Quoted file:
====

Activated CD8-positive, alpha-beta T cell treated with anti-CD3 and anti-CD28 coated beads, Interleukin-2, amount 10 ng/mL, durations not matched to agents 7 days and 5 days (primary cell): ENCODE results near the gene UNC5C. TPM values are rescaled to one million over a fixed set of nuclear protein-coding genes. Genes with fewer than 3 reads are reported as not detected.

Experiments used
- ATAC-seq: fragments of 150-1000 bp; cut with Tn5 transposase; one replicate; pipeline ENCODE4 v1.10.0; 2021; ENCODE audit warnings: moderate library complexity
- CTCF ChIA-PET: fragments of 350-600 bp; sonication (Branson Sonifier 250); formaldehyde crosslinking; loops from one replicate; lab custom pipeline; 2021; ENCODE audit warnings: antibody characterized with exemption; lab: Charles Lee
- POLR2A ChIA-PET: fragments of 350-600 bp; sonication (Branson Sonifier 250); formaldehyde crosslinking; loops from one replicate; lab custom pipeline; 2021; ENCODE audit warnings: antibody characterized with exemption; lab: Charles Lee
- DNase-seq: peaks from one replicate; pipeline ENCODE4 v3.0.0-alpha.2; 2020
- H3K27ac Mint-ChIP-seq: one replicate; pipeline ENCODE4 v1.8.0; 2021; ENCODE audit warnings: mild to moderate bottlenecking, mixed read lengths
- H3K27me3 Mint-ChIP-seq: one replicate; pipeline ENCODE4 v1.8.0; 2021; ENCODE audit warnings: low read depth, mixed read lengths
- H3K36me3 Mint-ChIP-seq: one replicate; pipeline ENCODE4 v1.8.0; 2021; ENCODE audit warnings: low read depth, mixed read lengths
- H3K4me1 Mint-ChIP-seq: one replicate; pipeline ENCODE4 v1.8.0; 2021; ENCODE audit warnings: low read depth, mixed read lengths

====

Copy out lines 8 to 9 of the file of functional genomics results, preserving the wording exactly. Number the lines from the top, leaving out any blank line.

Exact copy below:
- H3K27me3 Mint-ChIP-seq: one replicate; pipeline ENCODE4 v1.8.0; 2021; ENCODE audit warnings: low read depth, mixed read lengths
- H3K36me3 Mint-ChIP-seq: one replicate; pipeline ENCODE4 v1.8.0; 2021; ENCODE audit warnings: low read depth, mixed read lengths